Charles Darwin is well known as the father of evolution, but not
many people know about much about his background or who he was
as a person. In The Dark Side of Charles Darwin, author
Jerry Bergman introduces you to who Darwin really was. The book
is divided into four parts: "Darwin and Christianity," "Darwin
and Mental Health," "Darwin and His Theory," and "Darwin, Racism,
and Sexism." Each of the 14 chapters begins with a chapter synopsis,
sometimes somewhat inconsistently written in the past tense. Following
this is an introduction, the meat of the chapter divided into labeled
sections, a conclusion, and finally endnotes. The book is well
documented; there are anywhere from 29 to 99 notes per chapter.
Author Jerry Bergman is well qualified to write this book, with
his 16 degrees and his 30 years of college-level teaching.
Part 1, "Darwin and Christianity," tells how Darwin purposed to
shatter the creationist worldview, how adopting Darwin's theories
negates a belief in God, how Darwin's agnosticism was primarily
adopted from other family members, and how Darwinism leads to meaningless
Part 2, "Darwin and Mental Health," documents his unbalanced mental
health, the likely cause of these mental health issues due to personal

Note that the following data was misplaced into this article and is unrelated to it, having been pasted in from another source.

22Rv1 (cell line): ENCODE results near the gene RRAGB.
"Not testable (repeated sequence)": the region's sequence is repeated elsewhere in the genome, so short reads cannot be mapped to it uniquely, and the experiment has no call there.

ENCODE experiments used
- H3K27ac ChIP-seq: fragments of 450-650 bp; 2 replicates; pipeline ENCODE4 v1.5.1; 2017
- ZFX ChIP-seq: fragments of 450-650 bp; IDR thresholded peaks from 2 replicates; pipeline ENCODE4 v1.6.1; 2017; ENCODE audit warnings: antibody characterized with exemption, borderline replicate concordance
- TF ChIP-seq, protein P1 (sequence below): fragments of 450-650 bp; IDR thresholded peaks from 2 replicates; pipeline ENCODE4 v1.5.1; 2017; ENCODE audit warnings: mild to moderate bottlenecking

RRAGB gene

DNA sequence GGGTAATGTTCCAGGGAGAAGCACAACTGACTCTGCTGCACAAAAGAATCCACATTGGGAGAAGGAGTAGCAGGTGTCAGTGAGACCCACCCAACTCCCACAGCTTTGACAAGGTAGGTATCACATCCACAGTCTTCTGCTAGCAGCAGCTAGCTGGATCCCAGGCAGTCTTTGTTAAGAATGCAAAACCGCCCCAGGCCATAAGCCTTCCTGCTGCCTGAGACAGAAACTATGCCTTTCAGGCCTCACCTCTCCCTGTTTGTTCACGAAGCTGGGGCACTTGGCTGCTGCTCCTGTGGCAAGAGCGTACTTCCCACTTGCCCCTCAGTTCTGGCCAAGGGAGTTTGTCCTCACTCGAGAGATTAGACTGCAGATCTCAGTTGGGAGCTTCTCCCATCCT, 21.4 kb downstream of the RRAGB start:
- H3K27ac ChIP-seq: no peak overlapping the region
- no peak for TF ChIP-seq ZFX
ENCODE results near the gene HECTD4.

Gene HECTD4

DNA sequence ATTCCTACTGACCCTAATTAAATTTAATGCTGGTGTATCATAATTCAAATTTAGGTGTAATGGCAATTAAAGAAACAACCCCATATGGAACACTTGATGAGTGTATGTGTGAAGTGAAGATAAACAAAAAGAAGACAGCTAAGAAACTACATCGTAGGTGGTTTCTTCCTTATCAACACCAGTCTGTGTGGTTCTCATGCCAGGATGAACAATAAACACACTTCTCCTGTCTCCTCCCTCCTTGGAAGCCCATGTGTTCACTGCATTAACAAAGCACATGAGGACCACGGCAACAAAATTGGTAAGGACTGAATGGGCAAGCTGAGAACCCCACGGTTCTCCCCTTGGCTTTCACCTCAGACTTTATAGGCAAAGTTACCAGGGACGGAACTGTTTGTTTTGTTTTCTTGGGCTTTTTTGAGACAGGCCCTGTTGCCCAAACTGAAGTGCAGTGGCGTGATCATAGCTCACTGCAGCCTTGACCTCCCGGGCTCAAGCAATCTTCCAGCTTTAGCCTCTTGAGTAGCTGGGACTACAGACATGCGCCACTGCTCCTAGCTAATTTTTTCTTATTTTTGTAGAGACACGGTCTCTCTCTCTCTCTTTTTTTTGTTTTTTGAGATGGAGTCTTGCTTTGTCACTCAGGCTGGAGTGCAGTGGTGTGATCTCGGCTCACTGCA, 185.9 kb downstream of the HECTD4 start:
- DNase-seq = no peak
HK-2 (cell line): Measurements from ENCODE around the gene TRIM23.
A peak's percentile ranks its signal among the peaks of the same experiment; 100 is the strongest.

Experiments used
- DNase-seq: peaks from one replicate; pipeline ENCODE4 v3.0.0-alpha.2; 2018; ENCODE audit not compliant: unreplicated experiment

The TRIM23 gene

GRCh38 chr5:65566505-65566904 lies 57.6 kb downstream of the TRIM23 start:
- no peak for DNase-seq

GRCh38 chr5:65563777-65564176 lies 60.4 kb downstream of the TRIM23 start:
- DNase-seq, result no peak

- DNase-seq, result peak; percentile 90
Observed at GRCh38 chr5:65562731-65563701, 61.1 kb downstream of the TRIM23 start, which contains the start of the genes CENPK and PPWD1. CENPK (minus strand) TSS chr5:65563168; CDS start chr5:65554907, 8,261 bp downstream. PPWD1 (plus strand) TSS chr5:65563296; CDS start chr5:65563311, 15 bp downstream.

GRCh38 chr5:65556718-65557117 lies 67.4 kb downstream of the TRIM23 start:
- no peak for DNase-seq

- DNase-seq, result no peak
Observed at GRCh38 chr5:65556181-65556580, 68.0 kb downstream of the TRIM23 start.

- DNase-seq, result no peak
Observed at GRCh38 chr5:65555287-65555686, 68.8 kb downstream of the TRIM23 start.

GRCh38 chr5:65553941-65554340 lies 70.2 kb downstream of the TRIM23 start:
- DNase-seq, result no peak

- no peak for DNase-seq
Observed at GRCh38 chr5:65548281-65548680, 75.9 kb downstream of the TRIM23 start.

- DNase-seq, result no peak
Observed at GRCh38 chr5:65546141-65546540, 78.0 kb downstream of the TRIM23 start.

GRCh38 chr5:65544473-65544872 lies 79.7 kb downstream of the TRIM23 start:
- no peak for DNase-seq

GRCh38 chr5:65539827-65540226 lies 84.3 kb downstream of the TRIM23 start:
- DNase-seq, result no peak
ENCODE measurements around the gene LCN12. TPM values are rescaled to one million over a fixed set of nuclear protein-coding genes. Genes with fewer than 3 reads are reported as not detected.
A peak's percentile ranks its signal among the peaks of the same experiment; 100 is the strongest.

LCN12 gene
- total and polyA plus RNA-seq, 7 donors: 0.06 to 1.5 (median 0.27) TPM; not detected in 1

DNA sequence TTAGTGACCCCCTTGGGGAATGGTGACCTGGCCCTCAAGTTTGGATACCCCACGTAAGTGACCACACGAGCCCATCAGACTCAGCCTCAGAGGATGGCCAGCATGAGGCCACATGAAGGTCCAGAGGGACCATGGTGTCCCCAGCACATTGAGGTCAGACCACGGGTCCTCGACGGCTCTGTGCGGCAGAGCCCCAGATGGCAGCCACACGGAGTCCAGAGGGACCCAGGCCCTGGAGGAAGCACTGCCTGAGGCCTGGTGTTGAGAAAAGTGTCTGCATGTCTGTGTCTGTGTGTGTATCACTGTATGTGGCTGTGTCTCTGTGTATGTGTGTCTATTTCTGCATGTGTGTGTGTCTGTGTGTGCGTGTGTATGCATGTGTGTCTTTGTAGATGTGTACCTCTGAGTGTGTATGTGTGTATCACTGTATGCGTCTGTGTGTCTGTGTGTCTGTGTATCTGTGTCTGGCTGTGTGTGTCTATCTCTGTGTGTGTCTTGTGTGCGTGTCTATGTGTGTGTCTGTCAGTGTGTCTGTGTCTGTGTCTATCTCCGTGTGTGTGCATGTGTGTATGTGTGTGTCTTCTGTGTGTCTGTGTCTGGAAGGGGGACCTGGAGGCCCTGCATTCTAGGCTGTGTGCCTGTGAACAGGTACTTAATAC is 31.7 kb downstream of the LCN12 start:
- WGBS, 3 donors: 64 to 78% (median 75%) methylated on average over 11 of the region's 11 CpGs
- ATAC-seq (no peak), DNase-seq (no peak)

religious conflict, and Darwin's sadistic love of killing animals.
Part 3, "Darwin and His Theory," shows that Darwin borrowed or
plagiarized much of his theory, that he was an inept scholar and
scientist, and that he made numerous mistakes in his theory of
pangenesis (the origin of new genetic information).
Part 4, "Darwin, Racism, and Sexism," discusses his racist views
and how they were a forerunner to Nazism, shows that Darwin's writings
supported the view that women were inferior human beings, and discounts
his theory of natural selection.
The Dark Side of Charles Darwin ends a bit abruptly.
I wish there had been a concluding chapter to wrap it all up neatly.
I also think an index would be a helpful addition.
Creationists will want to read this book, and it is written at
the adult level. Motivated high schoolers could also read and benefit
from this book. The primary source material included makes it an
interesting, authentic read. This is the sort of book you will
want to share with evolutionists who are open to reading it.